The Museum has started to develop a new exhibition about the Beatles' 1964 tour of Australia. We recently acquired an unusual object from around that time. Does anybody know where it originated? It is a large rectangular wooden board in a metal framework, painted with the four Beatles holding their musical instruments.
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To generate horsepower for most of the nineteenth century, you turned to steam. At a fairground carousel, it was the way to give real gallop to a wooden horse. This reproduction ‘galloper’ is part of an exhibit copied by the Museum from a 19th Century carousel.
Motorcycles or motorbikes can have unsavoury connotations in current times with the phrase 'outlaw motorcycle gang' rarely out the headlines but in 1914 when the Bradbury motorcycle and sidecar were built they were the height of middle class respectability.
Last week we installed a new exhibition at the Powerhouse Discovery Centre. It’s a small version of a display we created recently to help celebrate the biggest innovation in Australia’s wool industry… Boonoke is a sheep station near Deniliquin in the Riverina District of NSW, eight hours’ drive west of Sydney.
When you walk through the Love Lace exhibition its apparent how important lighting is to the successful display of these works. The Museum electrician Peter Hermon says This was a unique exhibition to work on, we had more time to work on the lighting (and wiring) and the nature of the work was different, shadows were really important and the lighting needs more particular.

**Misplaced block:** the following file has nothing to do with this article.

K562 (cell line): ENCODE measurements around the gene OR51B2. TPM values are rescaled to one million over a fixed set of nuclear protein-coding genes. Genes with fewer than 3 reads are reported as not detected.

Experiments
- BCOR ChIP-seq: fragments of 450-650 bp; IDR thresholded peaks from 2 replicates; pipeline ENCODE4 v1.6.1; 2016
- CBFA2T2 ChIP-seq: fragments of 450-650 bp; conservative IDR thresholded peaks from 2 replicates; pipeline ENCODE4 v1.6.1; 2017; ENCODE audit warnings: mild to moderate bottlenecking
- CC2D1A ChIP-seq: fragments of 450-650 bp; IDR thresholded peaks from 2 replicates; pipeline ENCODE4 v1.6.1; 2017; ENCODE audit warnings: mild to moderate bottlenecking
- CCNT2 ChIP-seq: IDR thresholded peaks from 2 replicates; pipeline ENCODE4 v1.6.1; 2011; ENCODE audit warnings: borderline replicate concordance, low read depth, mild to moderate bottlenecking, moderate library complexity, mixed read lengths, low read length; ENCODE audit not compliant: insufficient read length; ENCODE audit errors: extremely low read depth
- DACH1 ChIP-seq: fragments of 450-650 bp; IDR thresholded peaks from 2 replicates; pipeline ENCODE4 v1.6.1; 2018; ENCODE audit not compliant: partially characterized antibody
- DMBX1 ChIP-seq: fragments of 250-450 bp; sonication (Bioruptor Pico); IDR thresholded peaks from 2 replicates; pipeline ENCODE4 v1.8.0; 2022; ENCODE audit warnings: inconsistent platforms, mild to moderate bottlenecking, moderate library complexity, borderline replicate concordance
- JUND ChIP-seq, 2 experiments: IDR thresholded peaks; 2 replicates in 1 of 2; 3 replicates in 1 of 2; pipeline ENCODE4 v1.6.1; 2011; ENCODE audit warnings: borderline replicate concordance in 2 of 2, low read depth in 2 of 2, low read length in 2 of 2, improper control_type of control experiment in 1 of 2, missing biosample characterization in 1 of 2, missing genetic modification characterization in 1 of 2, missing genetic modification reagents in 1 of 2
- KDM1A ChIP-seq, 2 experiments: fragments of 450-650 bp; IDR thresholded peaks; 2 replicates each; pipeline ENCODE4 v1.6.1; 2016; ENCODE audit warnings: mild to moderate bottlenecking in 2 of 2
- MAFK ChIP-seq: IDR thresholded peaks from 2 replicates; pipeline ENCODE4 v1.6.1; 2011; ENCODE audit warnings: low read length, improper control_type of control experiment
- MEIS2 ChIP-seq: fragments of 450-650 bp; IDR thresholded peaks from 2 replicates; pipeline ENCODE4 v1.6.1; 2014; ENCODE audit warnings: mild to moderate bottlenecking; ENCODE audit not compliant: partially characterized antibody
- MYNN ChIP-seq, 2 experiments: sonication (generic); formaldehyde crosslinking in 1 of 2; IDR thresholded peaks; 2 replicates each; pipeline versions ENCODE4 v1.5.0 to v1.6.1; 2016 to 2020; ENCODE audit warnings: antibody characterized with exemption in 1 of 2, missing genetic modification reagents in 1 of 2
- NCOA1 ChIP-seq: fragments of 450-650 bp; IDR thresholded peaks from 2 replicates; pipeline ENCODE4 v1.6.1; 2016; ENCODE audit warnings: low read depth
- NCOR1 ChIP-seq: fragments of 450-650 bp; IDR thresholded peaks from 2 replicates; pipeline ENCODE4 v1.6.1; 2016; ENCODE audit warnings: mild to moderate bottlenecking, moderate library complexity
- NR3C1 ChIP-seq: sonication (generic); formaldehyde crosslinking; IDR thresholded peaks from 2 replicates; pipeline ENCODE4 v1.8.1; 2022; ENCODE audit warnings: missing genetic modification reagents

The exhibition, Tinytoreum, is coming soon. You can see a preview of some gorgeous miniature tea sets in the showcase next to the cafe on Level 3. Dee McKillop has been preparing the objects for display.
It's Organ Donor Awareness Week and this reminded me of a very popular former exhibition object known as ‘Chocka Bits’ One of the most dramatic advances in surgery occurred when it became possible to replace body parts, either with artificial implants or with human or animal transplants.
With the Winter Olympics in full swing, skiing is in the news. Is that why the Powerhouse has a pair of ski stocks in a foyer showcase? Well, no. They are on temporary display to celebrate the 60th anniversary of the Snowy Mountains Scheme.
It appears that the curatorial team are trying to break the PHM world record of number of lenders per exhibition. Currently sitting on about 70 lenders I understand they will settle for no less than …..yes, you guessed it 80 lenders – it’s a numbers thing.
The Powerhouse is the perfect museum for 'The 80s Are Back'. After all, the museum is itself an artefact of the 80s, one of Sydney's major statements of 'the design decade'. Its interior and exhibition design displayed a level of sophistication and consistency unprecedented in an Australian museum.
Thinking about the UN Climate Change Conference in Copenhagen, it struck me as fitting that we have two cute Copenhagen-made wooden toys in our carbon sinks showcase in the exhibition Ecologic: creating a sustainable future.
Attitudes to people with a disability have shifted for the better in the last fifty years as have available technologies. I decided to research these glass eyes from our collection to link them to the exhibition ‘Living in a sensory world’ currently on in the Museum.